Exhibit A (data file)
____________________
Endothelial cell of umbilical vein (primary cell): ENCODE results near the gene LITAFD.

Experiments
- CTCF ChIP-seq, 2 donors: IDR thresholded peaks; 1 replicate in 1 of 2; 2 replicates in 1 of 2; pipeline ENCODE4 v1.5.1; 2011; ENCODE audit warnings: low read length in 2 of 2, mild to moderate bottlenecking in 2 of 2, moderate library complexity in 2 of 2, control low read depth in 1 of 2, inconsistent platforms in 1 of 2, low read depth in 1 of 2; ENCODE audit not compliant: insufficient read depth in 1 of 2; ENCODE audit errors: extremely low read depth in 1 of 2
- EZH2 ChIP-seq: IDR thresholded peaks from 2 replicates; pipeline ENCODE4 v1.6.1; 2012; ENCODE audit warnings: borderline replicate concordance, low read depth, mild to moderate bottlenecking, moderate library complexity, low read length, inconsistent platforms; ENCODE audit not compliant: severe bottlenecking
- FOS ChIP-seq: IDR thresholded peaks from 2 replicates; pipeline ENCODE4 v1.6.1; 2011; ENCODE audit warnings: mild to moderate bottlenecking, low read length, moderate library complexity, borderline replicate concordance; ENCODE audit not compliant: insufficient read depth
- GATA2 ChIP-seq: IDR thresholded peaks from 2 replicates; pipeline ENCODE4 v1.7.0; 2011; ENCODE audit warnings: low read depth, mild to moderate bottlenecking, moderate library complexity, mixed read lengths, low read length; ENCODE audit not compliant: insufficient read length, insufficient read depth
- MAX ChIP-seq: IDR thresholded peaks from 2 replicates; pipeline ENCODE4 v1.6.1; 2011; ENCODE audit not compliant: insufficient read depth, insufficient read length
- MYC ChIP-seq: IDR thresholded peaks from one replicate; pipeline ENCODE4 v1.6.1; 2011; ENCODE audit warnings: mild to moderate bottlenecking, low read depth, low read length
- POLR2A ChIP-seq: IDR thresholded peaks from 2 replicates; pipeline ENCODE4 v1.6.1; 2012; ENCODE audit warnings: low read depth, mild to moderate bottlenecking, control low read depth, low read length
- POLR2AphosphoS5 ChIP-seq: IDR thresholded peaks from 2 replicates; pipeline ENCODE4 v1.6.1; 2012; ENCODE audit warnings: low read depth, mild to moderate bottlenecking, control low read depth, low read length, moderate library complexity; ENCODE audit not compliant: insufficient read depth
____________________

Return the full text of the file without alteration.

Endothelial cell of umbilical vein (primary cell): ENCODE results near the gene LITAFD.

Experiments
- CTCF ChIP-seq, 2 donors: IDR thresholded peaks; 1 replicate in 1 of 2; 2 replicates in 1 of 2; pipeline ENCODE4 v1.5.1; 2011; ENCODE audit warnings: low read length in 2 of 2, mild to moderate bottlenecking in 2 of 2, moderate library complexity in 2 of 2, control low read depth in 1 of 2, inconsistent platforms in 1 of 2, low read depth in 1 of 2; ENCODE audit not compliant: insufficient read depth in 1 of 2; ENCODE audit errors: extremely low read depth in 1 of 2
- EZH2 ChIP-seq: IDR thresholded peaks from 2 replicates; pipeline ENCODE4 v1.6.1; 2012; ENCODE audit warnings: borderline replicate concordance, low read depth, mild to moderate bottlenecking, moderate library complexity, low read length, inconsistent platforms; ENCODE audit not compliant: severe bottlenecking
- FOS ChIP-seq: IDR thresholded peaks from 2 replicates; pipeline ENCODE4 v1.6.1; 2011; ENCODE audit warnings: mild to moderate bottlenecking, low read length, moderate library complexity, borderline replicate concordance; ENCODE audit not compliant: insufficient read depth
- GATA2 ChIP-seq: IDR thresholded peaks from 2 replicates; pipeline ENCODE4 v1.7.0; 2011; ENCODE audit warnings: low read depth, mild to moderate bottlenecking, moderate library complexity, mixed read lengths, low read length; ENCODE audit not compliant: insufficient read length, insufficient read depth
- MAX ChIP-seq: IDR thresholded peaks from 2 replicates; pipeline ENCODE4 v1.6.1; 2011; ENCODE audit not compliant: insufficient read depth, insufficient read length
- MYC ChIP-seq: IDR thresholded peaks from one replicate; pipeline ENCODE4 v1.6.1; 2011; ENCODE audit warnings: mild to moderate bottlenecking, low read depth, low read length
- POLR2A ChIP-seq: IDR thresholded peaks from 2 replicates; pipeline ENCODE4 v1.6.1; 2012; ENCODE audit warnings: low read depth, mild to moderate bottlenecking, control low read depth, low read length
- POLR2AphosphoS5 ChIP-seq: IDR thresholded peaks from 2 replicates; pipeline ENCODE4 v1.6.1; 2012; ENCODE audit warnings: low read depth, mild to moderate bottlenecking, control low read depth, low read length, moderate library complexity; ENCODE audit not compliant: insufficient read depth